what's on our minds

Getting Your Team Onboard With Your Brand

We hear many people express frustration that their employees, particularly their salespeople don’t utilize the brand properly. They don’t see the point; they use the Word default instead of the corporate font. They don’t like the brochures so just don’t take them, or there’s cowboys who go off and create their own brochure. It’s frustrating when you’ve put a lot of money and effort into creating the brand and materials.

Your brand is every way in which you interact with the public – prospects, clients, suppliers, etc. The above are just design examples, but it can be much more concerning when an employee is conveying the wrong message about the company. For example, they don’t understand your company’s positioning and unique selling proposition.

This often happens because they haven’t bought into it, it’s too difficult or they simply don’t know enough about it.

How Do You Get Them to Cooperate?

Get your teams input on as much of the branding as feasible to increase their buy-in.If possible, get them involved from the get-go in the creation of the brand and tools. Some companies will have the whole team involved in a facilitated branding session – it’s a great team building exercise. If not feasible, at least ask their opinion on tag line, logo ideas or website designs – get votes. But first see How to Ask for Feedback. People are more likely to buy-in if they feel they had a stake in it, that their voice matters – even if you don’t pick their favourite.

Make it Easy!

Make it easy to adopt the brand and tools by educating them and having your design firm supply easy to use files in a tidy package with a bit of instruction.

Give Some Background: When you’re ready to unveil your new brand, make a big deal out of it with a company meeting, even have your design firm present. Tell them the story of how you arrived there, especially the positioning so they understand the rationale and journey behind it. It’s very easy to criticize when you don’t know the original brief. Even show rejected ideas and explain why.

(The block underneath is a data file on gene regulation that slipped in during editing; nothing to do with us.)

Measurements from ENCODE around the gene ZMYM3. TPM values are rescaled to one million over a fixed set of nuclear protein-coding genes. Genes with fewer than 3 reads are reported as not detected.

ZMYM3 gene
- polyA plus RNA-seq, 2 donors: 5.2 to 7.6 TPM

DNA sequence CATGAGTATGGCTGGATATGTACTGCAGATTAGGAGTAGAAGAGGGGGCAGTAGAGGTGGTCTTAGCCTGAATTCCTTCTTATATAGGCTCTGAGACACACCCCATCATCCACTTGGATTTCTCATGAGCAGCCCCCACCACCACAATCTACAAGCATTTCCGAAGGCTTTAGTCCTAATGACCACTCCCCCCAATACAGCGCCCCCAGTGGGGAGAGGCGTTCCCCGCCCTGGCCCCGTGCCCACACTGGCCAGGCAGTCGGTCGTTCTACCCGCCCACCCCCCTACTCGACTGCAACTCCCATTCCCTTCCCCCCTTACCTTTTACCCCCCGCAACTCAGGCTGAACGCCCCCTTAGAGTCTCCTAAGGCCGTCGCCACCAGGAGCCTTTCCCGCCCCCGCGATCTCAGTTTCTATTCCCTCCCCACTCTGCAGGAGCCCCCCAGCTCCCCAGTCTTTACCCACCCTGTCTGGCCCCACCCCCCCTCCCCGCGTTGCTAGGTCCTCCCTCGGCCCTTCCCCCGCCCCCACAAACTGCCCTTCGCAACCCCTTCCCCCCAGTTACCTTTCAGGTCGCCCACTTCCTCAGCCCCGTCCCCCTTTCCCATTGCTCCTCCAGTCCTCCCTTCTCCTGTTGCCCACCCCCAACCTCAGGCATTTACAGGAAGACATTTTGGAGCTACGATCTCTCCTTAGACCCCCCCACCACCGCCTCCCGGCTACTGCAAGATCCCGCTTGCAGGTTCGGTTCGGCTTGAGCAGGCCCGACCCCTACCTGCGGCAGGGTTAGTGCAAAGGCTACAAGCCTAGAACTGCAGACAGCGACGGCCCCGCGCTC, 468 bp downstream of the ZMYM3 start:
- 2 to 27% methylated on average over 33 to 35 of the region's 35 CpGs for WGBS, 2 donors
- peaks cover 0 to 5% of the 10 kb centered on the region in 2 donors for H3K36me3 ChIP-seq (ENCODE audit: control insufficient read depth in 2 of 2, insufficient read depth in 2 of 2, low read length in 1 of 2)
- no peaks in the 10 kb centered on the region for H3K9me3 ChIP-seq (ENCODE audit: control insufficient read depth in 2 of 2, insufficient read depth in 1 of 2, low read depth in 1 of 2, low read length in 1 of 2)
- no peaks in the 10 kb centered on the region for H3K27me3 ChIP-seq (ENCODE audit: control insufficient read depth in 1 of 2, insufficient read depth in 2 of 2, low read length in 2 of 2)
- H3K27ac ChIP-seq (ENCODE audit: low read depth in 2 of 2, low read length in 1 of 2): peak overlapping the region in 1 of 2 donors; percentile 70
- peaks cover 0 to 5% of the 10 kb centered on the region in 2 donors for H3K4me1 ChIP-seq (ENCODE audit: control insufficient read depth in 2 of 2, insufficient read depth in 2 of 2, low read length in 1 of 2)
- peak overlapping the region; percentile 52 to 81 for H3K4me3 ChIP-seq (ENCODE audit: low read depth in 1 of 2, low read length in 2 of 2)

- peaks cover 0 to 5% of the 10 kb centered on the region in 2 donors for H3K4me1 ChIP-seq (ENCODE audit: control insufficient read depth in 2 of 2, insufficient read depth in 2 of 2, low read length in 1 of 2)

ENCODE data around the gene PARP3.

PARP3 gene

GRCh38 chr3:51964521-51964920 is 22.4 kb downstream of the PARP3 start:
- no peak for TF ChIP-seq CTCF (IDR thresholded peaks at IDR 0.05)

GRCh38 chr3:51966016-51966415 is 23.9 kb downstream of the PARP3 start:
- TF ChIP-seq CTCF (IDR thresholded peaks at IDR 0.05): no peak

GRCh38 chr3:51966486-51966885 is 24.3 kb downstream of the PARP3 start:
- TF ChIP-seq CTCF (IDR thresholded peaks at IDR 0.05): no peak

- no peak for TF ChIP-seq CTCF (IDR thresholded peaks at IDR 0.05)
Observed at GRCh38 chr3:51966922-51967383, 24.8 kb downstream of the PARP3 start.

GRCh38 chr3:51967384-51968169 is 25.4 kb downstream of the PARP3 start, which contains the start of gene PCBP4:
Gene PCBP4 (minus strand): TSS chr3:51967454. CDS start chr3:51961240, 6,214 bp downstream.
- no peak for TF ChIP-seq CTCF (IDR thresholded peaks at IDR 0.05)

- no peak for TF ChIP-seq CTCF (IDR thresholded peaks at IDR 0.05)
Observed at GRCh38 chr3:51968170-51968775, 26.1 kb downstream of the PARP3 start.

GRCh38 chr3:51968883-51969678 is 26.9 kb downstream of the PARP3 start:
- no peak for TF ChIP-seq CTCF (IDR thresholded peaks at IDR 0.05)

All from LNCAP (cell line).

Logo Package: Make available logos in every colour profile and file format one could need, with a sheet explaining which to use when. Have your design firm deliver a package of brand materials with instructions

Style Guide and Templates: Don’t just tell them the pantone colour numbers, what fonts to use and how much space must be around the logo, have Word and PowerPoint templates created with headers and footers, real or dummy text, chart examples, with all the brand elements and colours in place, and style sheets set up for fonts.

Training Session: Teach your team how to use these tools by organizing training sessions. Have someone demo the Word or PowerPoint templates, new tools on the website, or show them how to post a blog. Walk salespeople through practice scenarios on how they should talk about the company in a networking situation. Show them the entire marketing map and what you recommend for what situation or type of prospect and what point in the sales cycle.

If you haven’t given them the background part yet, really, start there.

This entry was posted in Brand Management, Branding and Design, Business Growth and Change, Never Stop Learning and tagged , , , , . Bookmark the permalink.

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